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Title: Socialism on two fronts : Shaw against Marxism and liberalism
Author: Alexander, J.
Awarding Body: University of Cambridge
Current Institution: University of Cambridge
Date of Award: 2000
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Abstract:
Socialism on Two Fronts is a study of one of the most original and yet least regarded political writers of the last century and a half. Bernard Shaw was not a politician, not a philosopher, and not obviously someone with original policy ideas. Both notwithstanding the fact he was a dramatist and critic - and, as one of his contemporaries said, the most brilliant and futile of the brilliant and futile group of people in the Fabian Society - he committed himself to the politics of Socialism. Socialism on Two Fronts deals with the political arguments used by Shaw in order to build, with the other members of the Fabian Society, an account of the theory and practice of Socialism which would distinguish it from what he considered the errors of both Marxists and Liberals. Socialism on Two Fronts has four Parts. Part 1 deals with the economic arguments by which Shaw justified Socialism from the assumptions of orthodox political economy that were usually used to justify individualism, and, in doing so, rejected Marx's economic theories. Part II deals with the political practice of Fabian Society, and its ambivalence towards the Liberal party in the early 1890s. Part III deals with the political arguments by which Shaw defended the necessity for Socialism to embrace politics against the Marxist orthodoxy which dominated the Second International in the 1890s and which distrusted politics. Part IV deals with the attempt Shaw made to harness Imperialist sentiment after 1990 in order to prevent Socialism falling back into Liberalism. The argument is, simply, that Shaw thought, unlike the Marxists, that politics ought to be embraced, but also thought, unlike the Liberals, that although Socialism was a gradual revolution it was nonetheless a total revolution, and not merely a useful way of patching up the Capitalist order. Shaw's Socialism therefore maintained a tension between politics and revolution which is studied with particular regard to the arguments he had with Marxists over the rejection of theory, historical materialism and the class struggle and the arguments he had with Liberals over the rejection of individualism and free trade. His disagreements with both of these great political camps explains why his serious thought has been left aside by scholars more interested in his eccentricities, his somewhat odd religious ideas, and his plays.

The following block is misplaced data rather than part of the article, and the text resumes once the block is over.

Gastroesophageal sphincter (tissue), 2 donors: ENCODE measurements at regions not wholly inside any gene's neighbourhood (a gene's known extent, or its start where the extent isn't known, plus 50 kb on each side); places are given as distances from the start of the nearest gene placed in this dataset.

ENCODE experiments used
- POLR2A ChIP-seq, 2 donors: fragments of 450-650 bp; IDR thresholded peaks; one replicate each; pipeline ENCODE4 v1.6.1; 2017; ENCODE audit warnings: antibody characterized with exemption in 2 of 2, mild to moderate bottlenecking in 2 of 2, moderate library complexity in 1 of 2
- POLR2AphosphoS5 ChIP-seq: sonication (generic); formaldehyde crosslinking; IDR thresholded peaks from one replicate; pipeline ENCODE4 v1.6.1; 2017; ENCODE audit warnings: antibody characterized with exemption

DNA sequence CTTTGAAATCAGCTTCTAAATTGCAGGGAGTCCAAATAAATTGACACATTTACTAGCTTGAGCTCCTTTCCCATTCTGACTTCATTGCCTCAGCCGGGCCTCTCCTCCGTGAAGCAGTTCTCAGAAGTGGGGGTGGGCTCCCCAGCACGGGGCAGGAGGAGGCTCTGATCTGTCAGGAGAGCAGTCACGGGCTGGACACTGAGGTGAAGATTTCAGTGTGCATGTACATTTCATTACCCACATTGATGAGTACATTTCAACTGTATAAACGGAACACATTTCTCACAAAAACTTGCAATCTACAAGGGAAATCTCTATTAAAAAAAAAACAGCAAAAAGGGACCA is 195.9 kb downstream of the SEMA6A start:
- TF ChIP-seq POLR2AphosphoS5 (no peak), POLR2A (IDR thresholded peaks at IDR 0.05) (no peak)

Supervisor: Not available Sponsor: Not available
Qualification Name: Thesis (Ph.D.) Qualification Level: Doctoral
EThOS ID: uk.bl.ethos.595435  DOI: Not available
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